I find comfort in the crackle of a not-so-gently-loved vinyl.
Sure, some albums sound amazing fresh out of the sleeve, in immaculate condition, and a legitimate skip in a record makes me cringe. But a little surface noise tells me that this album has been around. Someone handled it enough that it got a little beat up along the way. It has been played and tossed on top of another pile of records in turn. Or played so much that the grooves have been worn out.
So it has a little static. a little pop and crackle. But so does a campfire, and so does a running brook. And I might be crazy, but that crackle is as comforting to me as the murmur of slow moving traffic, electric base board heaters, the hum of a refrigerator. These sounds are all familiar and personal and I wouldn’t trade that crackle for silent clarity any day.
I have a lot of headcanons about gilbert finally really moving in with roderich and his mounting horror as he discovers how lazy and indifferent roderich is to cleanliness like behind that elegant get up is a man who does not know how to take care of himself or his house he was too lazy to learn after all the servants left he tried for like a week and kept dropping things and was finally like u know what fuck it so gilbert finds dustbunny empires under the sofa and the carpet and one day he just walks in on roderich scooping a bowl out of the dishwasher and he’s like I haven’t run that yet and roderich’s like ehh it looks clean, and gilbert is just standing there flabbergasted like
“I want to eat” doesn’t eat
“I’m not hungry” eats everything
“I want to draw” doesn’t draw
“I want to sleep” doesn’t sleep
“I want to get up” sleeps
“I should do my chores” ignores them
“I want to relax” does chores
OK, this bugs me and scares me a bit but please bear with me and hear me out.
I was expected to do lots of chores as a kid. A LOT of my friends weren’t expected to do any chores. To be honest, I believe kids should be expected to do chores because responsibility is part of living in a community. Now, they didn’t choose to be born. But working together with your kid is a way to help them feel welcome and give them a degree of control over the household. It may be annoying to be asked to fold some laundry sometimes, but it also means in return (or it should mean) that you can be expected to be responsible for more fun things than matching socks. Or that you in turn can ask your parents to handle something for you that you need help with as well and not feel like you’re a weird outsider or burden. Believe me, a lot of my friends relate feelings of alienation and being a perma-child when their parents see doing all the work as their way to validate themselves and don’t include their kids as part of the household and instead as passengers.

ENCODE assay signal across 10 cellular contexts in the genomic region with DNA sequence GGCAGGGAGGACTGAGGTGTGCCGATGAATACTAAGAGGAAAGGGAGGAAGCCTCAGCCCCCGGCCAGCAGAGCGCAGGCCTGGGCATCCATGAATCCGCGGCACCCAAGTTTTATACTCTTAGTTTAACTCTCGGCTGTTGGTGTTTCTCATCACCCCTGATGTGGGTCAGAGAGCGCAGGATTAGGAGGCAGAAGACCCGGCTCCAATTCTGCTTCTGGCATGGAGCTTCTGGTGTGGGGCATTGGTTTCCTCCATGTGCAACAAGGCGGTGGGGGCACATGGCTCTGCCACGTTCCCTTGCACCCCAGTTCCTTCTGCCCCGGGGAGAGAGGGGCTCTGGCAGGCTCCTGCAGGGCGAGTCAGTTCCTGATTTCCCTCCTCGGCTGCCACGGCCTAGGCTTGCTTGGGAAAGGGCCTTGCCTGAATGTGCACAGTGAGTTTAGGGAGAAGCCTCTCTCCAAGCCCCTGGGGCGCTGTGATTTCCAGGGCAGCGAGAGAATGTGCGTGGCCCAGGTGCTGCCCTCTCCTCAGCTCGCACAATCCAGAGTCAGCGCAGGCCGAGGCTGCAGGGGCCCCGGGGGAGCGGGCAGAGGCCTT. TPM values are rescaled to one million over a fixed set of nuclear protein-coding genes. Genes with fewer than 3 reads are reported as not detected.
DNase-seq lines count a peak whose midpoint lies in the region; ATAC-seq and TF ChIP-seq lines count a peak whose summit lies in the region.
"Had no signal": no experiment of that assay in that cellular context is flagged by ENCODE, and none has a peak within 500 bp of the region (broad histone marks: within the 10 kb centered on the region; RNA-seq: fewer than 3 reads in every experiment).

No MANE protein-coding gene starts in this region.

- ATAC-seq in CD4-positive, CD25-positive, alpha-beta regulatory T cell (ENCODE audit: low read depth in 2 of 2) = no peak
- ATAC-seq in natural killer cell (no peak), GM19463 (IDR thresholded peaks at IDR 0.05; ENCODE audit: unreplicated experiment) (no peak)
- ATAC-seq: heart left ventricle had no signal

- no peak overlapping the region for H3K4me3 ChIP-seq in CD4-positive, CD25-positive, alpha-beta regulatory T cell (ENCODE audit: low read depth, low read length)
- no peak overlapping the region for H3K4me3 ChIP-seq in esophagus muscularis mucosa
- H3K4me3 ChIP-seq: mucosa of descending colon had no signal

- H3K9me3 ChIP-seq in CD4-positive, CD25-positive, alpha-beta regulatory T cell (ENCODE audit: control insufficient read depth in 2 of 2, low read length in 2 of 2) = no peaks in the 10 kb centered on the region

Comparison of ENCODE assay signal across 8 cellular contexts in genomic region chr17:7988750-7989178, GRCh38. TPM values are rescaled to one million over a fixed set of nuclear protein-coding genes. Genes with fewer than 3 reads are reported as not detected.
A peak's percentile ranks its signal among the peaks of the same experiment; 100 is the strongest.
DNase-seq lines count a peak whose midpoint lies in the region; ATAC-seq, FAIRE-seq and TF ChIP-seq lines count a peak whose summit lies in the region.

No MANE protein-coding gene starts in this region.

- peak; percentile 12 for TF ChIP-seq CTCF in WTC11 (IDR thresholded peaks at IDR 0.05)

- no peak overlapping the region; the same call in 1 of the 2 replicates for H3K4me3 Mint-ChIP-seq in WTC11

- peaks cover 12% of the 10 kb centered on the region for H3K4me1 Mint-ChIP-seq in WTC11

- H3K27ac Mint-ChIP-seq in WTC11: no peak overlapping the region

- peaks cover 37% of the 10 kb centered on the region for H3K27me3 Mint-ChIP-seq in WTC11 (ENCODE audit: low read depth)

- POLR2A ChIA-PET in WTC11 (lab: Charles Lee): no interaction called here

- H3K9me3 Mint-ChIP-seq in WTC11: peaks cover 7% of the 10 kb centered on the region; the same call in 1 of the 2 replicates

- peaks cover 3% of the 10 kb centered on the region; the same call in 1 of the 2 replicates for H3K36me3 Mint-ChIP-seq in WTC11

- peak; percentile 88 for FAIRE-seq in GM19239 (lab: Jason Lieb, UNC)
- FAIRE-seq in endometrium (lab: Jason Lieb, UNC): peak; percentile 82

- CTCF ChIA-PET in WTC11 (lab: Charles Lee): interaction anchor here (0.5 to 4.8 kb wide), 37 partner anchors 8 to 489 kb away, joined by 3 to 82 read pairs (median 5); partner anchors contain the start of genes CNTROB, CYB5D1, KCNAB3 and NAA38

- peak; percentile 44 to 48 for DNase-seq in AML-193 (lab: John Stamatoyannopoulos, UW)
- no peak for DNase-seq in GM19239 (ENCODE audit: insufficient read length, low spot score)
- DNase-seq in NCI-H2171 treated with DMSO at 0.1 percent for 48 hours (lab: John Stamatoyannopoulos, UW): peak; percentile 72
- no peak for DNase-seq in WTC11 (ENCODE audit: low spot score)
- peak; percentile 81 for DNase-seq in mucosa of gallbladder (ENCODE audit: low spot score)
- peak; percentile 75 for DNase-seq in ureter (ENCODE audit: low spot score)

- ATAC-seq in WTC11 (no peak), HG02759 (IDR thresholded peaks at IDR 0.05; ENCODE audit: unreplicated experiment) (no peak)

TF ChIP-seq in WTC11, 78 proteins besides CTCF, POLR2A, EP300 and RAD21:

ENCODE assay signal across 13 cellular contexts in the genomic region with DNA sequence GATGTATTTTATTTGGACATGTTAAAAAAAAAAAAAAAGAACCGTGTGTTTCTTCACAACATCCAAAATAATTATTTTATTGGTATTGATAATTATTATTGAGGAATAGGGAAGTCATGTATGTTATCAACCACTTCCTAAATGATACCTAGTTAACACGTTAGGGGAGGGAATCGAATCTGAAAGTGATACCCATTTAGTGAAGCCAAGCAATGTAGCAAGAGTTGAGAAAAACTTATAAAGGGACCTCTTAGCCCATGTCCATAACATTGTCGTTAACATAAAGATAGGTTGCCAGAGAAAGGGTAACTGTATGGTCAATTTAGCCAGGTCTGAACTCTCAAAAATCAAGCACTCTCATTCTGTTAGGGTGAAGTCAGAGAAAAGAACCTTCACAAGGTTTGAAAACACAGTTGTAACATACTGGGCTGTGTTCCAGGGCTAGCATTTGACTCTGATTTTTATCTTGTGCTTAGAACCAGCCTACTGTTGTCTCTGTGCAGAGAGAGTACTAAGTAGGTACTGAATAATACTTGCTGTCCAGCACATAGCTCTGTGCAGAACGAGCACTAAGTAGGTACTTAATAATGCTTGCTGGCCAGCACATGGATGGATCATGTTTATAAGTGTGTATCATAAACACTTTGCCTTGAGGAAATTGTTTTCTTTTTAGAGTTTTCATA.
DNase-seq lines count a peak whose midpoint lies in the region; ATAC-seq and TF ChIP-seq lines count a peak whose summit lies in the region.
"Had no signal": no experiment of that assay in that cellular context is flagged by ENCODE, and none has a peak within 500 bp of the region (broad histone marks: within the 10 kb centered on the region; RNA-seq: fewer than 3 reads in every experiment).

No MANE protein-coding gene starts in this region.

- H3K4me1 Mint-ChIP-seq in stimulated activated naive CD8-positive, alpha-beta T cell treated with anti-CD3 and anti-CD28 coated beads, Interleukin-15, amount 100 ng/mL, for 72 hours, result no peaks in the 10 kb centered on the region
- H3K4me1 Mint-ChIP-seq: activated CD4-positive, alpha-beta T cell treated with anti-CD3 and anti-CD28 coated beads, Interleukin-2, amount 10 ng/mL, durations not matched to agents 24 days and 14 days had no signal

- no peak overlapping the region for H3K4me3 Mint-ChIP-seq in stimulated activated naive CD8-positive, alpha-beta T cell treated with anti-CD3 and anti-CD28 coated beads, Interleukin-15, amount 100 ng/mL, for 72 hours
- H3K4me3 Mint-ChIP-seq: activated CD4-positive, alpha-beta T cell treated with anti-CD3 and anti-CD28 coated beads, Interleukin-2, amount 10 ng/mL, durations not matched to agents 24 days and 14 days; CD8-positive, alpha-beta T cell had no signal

That said, this list really bothers me! Wow! Are you really telling me an 8 year old kid can be expected to vacuum the floors when a vacuum might be the same size as they are? Or that a 10 year old can do all the family’s laundry? Or that a 12 year old might be expected to cook dinner for the family without any help?
I was expected to do all of these things at a similar age, but it wasn’t my age that defined what I was able to do and what I wasn’t able to do. This mentality that your child needs to “pull their weight” or that there’s certain ages at which point you can put your kid to work is really creepy. Your child is not an extension of yourself, they have their own boundaries and they should be respected. I wasn’t expected to reheat dinner and prepare a vegetable to something at age 12-13 because I was “old enough to be expected to.” It was because my mom showed me how almost every week beforehand, I cooked with her and my dad all the time and after I practiced enough at their side they could call home at 5 PM and ask me if I could make some broccoli or something. To disastrous effect, a couple times too… because I was 12!
The idea that as soon as you hit 12 you need to begin looking for work or that you’re old enough to fill your time with labor rather than play (rather than choosing to on your own for some candy store money or something!) is really alarming! I know moms are afraid of their babies never learning how to do basic household tasks but it’s not age that defines a person’s readiness to help. It’s how they have been taught to make a difference and how to be part of a household.